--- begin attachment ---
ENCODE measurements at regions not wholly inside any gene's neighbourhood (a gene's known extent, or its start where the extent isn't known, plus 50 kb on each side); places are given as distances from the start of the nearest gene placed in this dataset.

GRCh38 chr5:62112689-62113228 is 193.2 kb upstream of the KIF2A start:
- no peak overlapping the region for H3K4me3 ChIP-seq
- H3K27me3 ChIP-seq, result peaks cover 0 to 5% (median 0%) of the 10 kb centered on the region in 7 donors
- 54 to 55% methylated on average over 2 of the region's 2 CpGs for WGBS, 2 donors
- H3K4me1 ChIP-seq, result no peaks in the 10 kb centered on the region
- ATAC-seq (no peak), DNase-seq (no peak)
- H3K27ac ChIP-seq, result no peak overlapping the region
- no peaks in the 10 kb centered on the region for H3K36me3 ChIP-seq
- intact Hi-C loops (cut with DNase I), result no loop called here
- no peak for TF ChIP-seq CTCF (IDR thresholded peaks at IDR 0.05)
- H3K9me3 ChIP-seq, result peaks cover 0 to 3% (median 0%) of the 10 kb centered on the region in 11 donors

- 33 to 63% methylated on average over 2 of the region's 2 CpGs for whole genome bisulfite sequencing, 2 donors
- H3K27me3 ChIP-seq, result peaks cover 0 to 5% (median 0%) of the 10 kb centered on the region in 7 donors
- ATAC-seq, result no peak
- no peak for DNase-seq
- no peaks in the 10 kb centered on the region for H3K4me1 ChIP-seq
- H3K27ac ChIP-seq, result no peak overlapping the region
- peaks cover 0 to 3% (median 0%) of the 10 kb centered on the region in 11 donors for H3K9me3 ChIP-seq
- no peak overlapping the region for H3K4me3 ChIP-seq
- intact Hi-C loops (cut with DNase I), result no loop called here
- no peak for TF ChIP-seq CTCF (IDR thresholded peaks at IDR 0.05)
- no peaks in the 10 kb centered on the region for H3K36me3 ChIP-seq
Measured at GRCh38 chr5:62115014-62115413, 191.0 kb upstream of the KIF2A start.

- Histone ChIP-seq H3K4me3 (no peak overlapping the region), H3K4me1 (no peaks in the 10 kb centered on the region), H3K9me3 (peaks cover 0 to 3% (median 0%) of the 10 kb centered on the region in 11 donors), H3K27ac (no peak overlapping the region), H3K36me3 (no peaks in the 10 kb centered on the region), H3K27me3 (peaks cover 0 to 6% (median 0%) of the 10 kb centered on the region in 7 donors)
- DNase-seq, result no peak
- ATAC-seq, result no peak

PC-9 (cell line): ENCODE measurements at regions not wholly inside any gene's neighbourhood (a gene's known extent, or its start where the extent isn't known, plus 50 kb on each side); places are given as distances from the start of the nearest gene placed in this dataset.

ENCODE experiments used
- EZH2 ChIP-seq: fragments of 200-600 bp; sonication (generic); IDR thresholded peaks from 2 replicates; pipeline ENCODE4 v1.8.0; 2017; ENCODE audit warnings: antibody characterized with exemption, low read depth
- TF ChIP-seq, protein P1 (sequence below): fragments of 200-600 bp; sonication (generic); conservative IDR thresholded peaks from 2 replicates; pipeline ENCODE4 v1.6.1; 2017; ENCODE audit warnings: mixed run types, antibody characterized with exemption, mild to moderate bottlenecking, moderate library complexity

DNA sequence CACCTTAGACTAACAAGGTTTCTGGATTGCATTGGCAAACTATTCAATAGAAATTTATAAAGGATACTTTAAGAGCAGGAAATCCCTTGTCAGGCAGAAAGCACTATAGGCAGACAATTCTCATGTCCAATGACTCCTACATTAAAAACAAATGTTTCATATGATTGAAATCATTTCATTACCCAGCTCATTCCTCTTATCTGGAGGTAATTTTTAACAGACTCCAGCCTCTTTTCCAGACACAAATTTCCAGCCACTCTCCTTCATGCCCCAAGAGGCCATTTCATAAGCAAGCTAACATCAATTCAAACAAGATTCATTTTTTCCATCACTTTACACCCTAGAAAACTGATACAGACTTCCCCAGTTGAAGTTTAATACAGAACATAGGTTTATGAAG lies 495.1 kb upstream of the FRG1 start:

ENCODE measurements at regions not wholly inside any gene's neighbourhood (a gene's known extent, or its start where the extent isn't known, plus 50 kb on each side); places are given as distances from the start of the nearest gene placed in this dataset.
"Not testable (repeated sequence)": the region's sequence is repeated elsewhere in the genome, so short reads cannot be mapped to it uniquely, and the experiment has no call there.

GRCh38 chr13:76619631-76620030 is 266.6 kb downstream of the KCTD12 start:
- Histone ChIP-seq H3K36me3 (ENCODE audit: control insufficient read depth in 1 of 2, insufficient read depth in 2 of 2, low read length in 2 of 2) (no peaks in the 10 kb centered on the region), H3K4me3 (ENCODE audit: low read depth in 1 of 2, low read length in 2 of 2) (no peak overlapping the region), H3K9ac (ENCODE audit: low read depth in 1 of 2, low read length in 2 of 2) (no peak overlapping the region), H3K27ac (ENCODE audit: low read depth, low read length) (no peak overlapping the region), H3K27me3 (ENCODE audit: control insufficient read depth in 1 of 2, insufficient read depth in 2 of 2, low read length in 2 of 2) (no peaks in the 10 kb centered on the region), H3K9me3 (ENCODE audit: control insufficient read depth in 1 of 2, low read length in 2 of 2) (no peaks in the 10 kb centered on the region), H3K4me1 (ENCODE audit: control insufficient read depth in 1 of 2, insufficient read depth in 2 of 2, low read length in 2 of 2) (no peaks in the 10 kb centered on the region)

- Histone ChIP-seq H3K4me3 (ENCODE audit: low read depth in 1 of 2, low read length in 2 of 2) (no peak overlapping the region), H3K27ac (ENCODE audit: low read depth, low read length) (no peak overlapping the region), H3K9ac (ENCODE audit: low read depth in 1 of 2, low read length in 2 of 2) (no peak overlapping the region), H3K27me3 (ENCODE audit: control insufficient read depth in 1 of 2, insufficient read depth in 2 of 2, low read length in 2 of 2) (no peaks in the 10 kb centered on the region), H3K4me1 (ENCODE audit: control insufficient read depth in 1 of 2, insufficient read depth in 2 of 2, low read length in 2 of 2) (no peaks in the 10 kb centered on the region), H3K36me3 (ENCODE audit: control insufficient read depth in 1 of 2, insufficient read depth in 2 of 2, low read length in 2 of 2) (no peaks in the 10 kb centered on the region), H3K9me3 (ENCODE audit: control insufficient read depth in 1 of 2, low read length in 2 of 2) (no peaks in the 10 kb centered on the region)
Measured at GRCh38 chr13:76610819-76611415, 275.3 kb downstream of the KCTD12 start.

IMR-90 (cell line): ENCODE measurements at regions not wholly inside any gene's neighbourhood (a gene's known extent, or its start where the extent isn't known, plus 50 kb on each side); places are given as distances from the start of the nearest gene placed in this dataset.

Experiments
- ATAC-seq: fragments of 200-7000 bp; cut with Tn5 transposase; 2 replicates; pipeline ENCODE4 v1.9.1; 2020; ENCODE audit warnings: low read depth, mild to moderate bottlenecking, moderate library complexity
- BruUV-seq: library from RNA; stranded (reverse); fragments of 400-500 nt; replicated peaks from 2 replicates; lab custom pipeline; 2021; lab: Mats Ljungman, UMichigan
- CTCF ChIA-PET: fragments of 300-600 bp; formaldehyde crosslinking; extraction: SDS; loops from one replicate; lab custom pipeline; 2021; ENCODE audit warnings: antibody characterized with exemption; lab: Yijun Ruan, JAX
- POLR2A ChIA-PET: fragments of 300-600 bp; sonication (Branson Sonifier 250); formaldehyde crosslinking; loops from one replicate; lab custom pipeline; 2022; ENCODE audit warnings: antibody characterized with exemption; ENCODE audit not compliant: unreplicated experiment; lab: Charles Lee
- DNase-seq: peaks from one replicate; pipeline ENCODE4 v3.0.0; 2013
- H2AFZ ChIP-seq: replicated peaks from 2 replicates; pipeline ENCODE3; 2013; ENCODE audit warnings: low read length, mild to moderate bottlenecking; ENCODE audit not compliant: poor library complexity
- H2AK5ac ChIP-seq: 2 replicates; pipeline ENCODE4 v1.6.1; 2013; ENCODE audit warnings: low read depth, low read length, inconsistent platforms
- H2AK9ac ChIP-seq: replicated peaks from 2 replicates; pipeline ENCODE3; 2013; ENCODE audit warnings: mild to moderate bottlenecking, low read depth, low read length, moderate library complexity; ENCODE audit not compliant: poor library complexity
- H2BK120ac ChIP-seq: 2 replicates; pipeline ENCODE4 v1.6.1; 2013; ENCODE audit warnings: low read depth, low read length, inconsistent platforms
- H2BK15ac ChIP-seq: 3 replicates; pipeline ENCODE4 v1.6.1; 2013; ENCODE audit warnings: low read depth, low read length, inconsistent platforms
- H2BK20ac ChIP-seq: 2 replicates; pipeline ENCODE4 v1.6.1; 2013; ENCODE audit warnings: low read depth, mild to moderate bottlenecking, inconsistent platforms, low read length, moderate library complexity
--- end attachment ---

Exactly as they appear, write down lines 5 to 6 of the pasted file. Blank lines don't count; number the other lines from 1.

- 54 to 55% methylated on average over 2 of the region's 2 CpGs for WGBS, 2 donors
- H3K4me1 ChIP-seq, result no peaks in the 10 kb centered on the region